UP Professor Randy David thinks press freedom advocates should not be too quick in dismissing the Securities and Exchange Commission (SEC) as a rubber stamp pad for carrying out President Rodrigo Duterte’s wish to strike back at web-only news site Rappler.

“Unless it can be shown that the SEC commissioners rushed their judgment on this case, ignored due process, and demonstrated manifest bias against Rappler throughout the proceedings, I think it is counterproductive and unfair to accuse them of being Duterte lackeys,” said David in his column in the Inquirer.

“Having known some of them in their private capacities, I can say that, in terms of values and political inclinations, they have probably more in common with the journalists at Rappler than with Mr. Duterte’s solicitor general or justice secretary,” he added.

Last week, the SEC ordered the closure of Rappler after it was found to have “acted with deceit in a scheme to justify the grant of control and also financial returns, to foreign investors when they sold the Omidyar Network Philippine Depositary Receipts.”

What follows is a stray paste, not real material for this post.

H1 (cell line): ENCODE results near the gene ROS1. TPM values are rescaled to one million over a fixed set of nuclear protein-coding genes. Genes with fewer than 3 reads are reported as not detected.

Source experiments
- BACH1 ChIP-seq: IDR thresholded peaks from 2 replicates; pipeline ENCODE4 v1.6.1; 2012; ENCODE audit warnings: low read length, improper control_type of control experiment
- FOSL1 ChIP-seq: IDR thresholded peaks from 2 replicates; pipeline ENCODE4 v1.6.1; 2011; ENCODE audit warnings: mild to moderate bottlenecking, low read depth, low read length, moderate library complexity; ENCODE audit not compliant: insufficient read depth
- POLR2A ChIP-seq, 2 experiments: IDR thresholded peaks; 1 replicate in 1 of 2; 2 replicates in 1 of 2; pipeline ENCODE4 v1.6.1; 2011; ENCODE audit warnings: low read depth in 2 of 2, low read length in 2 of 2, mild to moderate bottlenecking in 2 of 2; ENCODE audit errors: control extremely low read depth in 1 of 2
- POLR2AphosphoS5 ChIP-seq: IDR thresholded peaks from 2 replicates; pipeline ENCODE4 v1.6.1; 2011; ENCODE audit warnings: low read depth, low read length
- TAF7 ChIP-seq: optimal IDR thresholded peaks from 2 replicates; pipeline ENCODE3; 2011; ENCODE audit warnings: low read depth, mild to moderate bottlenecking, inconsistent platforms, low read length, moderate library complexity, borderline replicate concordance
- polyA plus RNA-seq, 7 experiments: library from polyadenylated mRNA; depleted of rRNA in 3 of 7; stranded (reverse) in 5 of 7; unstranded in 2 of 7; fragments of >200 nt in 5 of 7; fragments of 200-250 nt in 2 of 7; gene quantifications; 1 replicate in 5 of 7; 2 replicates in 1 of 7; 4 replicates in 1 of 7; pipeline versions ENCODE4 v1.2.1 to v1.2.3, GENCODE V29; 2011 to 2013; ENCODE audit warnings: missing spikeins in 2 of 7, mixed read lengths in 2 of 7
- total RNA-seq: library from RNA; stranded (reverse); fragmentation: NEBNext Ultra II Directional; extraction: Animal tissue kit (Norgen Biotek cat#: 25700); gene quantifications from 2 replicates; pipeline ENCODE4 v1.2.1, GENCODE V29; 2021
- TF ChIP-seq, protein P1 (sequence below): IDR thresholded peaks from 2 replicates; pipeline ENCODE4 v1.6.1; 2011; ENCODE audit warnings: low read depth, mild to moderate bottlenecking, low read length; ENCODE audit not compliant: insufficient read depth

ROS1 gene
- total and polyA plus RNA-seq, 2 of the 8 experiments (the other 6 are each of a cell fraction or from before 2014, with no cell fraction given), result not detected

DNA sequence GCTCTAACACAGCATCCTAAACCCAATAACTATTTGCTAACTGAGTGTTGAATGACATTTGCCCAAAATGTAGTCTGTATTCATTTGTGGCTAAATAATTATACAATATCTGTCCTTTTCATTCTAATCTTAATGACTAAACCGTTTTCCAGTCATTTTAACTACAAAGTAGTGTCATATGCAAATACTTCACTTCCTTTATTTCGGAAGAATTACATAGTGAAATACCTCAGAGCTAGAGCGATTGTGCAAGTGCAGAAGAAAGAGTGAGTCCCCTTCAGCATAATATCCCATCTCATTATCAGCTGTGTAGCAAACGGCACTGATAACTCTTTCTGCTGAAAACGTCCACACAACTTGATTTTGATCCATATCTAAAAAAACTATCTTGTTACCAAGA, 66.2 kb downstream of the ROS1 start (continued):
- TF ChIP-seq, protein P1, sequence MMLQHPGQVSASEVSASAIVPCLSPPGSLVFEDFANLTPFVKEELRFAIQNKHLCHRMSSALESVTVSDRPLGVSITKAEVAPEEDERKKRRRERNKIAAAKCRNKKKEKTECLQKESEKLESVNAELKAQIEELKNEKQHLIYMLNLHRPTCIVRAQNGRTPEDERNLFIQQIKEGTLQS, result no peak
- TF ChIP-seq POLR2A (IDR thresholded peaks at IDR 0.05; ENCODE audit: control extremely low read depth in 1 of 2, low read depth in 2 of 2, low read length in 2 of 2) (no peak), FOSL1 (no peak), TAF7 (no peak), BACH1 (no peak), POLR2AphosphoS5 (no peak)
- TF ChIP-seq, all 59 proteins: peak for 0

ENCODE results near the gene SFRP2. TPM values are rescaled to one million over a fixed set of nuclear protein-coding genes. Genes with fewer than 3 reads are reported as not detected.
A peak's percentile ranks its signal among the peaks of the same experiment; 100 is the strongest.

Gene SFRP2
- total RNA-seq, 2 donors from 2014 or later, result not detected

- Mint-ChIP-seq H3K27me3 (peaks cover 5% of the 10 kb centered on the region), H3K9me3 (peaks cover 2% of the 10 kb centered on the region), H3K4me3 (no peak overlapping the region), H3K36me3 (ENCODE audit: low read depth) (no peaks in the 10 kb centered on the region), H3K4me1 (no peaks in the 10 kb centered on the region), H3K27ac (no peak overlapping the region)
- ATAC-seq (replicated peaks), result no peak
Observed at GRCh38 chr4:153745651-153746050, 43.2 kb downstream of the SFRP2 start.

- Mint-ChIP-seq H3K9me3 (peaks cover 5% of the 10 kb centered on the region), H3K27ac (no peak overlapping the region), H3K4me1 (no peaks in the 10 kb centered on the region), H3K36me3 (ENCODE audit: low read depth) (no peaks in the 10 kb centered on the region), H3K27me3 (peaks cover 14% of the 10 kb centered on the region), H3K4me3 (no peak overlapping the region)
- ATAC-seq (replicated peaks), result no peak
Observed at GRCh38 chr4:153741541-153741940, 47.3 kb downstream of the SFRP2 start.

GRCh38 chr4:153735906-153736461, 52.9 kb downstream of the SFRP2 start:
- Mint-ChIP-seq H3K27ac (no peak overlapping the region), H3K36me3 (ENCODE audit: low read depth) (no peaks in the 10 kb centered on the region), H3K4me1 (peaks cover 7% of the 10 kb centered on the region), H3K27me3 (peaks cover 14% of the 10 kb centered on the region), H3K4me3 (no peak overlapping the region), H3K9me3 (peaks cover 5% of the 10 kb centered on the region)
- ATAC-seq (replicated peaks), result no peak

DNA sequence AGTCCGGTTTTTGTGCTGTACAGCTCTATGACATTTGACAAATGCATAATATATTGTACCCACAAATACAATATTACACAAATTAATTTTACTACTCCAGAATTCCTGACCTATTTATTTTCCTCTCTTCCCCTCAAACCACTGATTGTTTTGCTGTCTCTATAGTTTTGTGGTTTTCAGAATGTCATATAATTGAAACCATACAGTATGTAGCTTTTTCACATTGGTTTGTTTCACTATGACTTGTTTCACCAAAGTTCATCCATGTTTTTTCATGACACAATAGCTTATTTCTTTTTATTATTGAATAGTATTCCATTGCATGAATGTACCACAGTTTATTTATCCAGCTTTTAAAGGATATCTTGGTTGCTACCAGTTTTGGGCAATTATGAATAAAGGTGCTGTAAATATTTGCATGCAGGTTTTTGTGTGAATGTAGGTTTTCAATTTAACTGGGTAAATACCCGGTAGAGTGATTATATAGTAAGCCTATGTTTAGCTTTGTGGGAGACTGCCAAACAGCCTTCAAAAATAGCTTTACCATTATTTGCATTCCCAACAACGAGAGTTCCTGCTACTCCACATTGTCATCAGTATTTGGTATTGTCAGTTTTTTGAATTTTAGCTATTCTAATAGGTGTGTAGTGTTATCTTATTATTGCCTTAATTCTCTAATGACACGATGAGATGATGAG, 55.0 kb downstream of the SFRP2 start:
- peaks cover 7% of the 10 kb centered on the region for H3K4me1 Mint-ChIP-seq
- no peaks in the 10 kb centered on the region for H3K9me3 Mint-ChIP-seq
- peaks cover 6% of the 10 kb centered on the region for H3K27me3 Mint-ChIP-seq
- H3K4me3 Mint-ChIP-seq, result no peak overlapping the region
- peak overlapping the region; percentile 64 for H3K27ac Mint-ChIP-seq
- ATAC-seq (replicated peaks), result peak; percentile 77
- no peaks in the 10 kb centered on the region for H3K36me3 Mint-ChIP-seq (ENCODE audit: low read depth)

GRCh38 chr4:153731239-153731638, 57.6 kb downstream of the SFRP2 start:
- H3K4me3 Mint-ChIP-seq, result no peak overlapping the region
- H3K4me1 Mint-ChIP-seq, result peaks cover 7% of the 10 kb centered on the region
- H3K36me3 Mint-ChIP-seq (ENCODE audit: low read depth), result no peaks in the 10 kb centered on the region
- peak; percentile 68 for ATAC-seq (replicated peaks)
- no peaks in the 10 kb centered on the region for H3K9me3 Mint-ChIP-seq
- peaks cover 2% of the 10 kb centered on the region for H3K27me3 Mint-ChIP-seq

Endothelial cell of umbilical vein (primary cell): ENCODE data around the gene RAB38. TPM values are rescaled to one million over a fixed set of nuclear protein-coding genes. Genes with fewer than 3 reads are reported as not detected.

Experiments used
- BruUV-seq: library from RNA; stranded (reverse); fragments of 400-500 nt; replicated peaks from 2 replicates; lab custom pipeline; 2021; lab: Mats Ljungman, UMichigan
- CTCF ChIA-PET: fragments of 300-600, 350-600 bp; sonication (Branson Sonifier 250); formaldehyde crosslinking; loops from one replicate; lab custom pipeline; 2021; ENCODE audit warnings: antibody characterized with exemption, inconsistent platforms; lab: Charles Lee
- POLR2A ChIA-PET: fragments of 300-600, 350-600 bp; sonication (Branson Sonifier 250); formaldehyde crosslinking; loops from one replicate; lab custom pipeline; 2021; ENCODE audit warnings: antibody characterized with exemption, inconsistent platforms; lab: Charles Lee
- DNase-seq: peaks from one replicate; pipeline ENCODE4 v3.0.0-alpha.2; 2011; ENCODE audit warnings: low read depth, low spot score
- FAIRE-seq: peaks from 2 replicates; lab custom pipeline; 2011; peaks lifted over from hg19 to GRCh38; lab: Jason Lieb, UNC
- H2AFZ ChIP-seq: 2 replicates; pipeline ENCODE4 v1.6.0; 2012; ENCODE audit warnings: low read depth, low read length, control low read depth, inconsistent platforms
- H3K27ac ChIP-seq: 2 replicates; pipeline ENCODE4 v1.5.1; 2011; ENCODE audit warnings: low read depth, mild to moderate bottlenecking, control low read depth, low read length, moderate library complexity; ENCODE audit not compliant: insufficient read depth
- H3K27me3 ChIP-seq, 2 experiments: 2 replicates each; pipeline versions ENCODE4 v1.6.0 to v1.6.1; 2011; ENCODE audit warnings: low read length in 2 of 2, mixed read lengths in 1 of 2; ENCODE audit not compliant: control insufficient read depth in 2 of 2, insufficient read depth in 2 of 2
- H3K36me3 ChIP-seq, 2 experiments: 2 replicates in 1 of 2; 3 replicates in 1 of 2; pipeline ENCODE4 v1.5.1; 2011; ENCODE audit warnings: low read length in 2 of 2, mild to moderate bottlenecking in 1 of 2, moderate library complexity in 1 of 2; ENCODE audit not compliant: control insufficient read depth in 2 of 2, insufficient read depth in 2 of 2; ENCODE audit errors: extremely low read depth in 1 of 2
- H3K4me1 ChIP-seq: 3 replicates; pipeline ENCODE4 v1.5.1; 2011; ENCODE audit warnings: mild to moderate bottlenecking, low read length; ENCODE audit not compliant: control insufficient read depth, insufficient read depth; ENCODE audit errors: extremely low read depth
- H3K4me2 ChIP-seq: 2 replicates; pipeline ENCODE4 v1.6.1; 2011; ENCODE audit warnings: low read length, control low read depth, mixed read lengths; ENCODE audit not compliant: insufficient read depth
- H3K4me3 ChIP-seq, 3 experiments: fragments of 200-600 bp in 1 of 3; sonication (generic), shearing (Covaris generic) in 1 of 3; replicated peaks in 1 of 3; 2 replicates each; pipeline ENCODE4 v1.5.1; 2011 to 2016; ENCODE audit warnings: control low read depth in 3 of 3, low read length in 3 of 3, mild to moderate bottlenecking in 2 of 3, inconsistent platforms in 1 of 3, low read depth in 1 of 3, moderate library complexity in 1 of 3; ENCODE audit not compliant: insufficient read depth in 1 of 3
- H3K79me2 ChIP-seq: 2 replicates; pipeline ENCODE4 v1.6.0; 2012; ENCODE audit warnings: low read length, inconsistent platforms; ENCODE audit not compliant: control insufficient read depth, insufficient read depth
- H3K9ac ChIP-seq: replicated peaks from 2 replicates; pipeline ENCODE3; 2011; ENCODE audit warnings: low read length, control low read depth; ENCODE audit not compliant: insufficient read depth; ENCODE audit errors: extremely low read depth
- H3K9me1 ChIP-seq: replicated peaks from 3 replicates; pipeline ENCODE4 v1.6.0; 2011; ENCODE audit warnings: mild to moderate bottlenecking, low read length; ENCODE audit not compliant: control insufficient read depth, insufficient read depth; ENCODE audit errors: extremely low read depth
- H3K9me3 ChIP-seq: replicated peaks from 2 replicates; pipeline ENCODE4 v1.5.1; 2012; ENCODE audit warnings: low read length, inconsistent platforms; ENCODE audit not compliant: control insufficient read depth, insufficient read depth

The SEC order was approved by Chairperson Teresita Herbosa and concurred by Commissioners Antonieta Ibe Ephyro Luis Amatong, and Emilio Aquino. Commissioner Blas James Viterbo, a chief of staff of former senator Mar Roxas, did not sign the ruling. Except for Aquino, all SEC commissioners were appointed during the Aquino administration.

While it was no secret that Duterte wanted Rappler probed for having American investors, David said Rappler should explain the “side agreement” it entered into with its Philippine Depository Rights investors, specifically, eBay founder Pierre Omidyar. The side deal required Rappler to get two-thirds vote of the PDR holders for any changes in the charter and bylaws of the web-based news organization.

“Some think that the commissioners should have assigned a greater weight to protecting press freedom than to exacting strict compliance with the nationality provisions on ownership and control of media corporations. But that’s probably more a function of the Supreme Court, to which Rappler may appeal, than of the quasijudicial SEC,” said David who noted that Omidyar was willing to drop the side agreement which led to Rappler’s violation of the 100 percent Filipino ownership requirement for media.